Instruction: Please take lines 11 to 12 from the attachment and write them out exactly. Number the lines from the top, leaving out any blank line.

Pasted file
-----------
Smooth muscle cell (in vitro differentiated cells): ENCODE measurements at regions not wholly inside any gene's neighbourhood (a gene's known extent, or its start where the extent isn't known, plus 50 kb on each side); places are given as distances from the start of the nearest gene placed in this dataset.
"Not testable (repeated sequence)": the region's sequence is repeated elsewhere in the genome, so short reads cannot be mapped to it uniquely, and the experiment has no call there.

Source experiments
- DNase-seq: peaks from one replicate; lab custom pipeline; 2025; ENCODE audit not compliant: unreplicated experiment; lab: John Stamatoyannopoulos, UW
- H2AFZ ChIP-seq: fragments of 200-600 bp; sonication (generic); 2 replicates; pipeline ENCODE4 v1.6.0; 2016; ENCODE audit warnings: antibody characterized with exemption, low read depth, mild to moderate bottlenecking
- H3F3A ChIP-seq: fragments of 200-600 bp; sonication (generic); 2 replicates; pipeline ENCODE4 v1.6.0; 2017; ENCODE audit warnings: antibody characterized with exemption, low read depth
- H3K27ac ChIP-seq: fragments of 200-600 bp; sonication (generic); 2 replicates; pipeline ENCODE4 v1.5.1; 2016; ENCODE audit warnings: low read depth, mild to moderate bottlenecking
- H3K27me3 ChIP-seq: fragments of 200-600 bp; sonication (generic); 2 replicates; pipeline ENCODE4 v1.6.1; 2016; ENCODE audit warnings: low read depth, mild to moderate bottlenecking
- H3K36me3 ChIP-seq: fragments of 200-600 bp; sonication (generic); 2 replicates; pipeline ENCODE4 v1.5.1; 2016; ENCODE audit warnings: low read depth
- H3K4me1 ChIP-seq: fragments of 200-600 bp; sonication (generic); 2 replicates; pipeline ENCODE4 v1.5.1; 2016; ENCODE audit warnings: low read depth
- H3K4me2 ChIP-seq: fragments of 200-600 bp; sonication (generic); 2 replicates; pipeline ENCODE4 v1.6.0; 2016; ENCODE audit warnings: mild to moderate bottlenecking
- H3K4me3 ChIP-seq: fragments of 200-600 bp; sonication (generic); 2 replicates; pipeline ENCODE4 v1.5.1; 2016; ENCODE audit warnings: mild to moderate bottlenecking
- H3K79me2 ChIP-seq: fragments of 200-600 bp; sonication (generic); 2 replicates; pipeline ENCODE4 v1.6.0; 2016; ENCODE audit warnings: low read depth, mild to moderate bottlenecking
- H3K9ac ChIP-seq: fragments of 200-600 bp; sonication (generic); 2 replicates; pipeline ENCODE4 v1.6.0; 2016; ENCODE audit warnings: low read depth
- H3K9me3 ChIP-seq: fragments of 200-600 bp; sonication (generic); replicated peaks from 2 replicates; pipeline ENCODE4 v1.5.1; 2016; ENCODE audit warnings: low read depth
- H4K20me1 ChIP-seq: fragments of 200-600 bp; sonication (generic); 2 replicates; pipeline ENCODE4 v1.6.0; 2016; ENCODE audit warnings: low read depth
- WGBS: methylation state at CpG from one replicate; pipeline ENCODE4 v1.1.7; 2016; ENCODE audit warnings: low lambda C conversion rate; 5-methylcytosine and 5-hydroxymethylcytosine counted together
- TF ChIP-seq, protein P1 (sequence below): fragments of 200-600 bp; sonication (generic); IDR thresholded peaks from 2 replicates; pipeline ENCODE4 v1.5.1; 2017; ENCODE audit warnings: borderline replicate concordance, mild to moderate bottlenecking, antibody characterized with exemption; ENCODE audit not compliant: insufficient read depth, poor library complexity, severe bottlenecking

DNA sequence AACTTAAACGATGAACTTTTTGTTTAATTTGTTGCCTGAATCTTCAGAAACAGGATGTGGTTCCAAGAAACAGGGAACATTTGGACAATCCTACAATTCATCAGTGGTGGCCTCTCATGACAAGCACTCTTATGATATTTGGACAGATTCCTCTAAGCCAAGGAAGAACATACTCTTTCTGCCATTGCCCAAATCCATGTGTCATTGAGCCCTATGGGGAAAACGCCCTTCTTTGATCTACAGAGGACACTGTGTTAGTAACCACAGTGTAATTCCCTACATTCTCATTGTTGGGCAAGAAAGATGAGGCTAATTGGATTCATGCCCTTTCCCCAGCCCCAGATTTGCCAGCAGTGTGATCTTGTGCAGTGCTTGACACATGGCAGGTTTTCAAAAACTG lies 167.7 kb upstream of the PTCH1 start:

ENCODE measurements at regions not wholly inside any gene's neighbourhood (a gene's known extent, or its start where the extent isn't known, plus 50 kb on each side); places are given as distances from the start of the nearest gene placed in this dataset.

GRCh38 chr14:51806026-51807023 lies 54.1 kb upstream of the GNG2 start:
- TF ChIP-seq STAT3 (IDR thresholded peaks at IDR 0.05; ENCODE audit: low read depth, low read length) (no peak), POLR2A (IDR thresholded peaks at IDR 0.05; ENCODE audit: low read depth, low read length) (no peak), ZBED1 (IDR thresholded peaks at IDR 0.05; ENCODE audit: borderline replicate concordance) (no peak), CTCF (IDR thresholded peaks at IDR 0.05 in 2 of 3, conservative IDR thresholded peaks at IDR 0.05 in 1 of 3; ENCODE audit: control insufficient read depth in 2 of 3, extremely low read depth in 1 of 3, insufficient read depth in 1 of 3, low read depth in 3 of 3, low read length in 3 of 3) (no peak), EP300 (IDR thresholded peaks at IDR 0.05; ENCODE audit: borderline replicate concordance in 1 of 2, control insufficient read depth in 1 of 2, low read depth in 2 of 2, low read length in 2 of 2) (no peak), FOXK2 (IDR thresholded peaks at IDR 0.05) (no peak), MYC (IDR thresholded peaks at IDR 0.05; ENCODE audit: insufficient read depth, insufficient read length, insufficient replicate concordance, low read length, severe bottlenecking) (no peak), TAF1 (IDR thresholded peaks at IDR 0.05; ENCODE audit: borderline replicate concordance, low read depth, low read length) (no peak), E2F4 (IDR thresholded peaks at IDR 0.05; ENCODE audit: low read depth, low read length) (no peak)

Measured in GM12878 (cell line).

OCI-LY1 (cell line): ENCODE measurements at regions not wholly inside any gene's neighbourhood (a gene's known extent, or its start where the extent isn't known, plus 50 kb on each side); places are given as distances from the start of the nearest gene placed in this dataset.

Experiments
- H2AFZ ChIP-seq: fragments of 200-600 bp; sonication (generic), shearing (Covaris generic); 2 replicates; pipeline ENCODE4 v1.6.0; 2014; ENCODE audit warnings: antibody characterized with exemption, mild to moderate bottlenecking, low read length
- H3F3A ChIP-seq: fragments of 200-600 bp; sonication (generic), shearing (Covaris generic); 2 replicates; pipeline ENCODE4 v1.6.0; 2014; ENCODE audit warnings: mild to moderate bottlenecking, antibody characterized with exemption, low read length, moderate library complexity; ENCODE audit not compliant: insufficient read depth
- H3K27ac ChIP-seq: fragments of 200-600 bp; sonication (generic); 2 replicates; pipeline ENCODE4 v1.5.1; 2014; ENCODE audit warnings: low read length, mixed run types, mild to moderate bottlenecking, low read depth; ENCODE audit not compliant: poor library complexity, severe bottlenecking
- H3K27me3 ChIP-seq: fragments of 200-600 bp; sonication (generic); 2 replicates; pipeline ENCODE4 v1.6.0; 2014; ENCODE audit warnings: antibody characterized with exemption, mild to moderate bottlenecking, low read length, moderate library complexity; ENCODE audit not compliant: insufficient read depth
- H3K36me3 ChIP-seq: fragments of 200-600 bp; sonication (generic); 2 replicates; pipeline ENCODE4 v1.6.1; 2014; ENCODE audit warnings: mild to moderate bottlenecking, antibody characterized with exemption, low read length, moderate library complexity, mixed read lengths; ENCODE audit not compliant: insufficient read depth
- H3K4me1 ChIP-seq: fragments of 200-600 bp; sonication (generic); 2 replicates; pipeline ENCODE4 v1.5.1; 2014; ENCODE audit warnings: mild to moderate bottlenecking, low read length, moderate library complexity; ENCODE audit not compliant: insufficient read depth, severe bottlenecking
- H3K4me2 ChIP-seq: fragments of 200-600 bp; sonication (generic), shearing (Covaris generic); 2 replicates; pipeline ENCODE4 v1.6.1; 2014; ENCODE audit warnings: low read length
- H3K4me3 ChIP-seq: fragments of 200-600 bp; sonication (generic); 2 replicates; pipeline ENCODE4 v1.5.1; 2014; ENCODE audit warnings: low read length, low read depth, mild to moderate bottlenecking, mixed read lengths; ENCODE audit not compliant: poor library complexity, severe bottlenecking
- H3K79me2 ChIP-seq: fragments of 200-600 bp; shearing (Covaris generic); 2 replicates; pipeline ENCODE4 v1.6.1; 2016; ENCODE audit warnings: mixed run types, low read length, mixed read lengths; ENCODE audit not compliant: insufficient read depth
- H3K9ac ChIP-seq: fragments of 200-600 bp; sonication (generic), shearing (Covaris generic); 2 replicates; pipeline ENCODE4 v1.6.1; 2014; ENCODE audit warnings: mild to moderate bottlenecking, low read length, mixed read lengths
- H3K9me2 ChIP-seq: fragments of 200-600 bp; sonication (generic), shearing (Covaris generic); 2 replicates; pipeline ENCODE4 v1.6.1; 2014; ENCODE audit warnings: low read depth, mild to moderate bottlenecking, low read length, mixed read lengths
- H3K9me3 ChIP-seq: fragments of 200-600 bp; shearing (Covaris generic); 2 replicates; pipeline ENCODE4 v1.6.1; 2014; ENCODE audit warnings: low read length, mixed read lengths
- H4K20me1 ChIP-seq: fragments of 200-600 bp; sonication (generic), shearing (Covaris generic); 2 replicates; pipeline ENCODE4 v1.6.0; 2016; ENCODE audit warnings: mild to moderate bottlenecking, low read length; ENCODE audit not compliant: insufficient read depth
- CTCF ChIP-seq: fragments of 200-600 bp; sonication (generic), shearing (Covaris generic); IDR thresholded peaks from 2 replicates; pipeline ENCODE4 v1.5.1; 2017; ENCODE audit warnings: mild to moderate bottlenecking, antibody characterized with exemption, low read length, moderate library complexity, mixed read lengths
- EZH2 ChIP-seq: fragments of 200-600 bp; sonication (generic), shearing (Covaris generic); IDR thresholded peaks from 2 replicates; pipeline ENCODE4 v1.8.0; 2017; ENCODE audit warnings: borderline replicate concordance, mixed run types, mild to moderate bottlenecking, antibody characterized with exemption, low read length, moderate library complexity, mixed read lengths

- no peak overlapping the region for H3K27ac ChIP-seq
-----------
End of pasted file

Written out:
- H3K4me2 ChIP-seq: fragments of 200-600 bp; sonication (generic); 2 replicates; pipeline ENCODE4 v1.6.0; 2016; ENCODE audit warnings: mild to moderate bottlenecking
- H3K4me3 ChIP-seq: fragments of 200-600 bp; sonication (generic); 2 replicates; pipeline ENCODE4 v1.5.1; 2016; ENCODE audit warnings: mild to moderate bottlenecking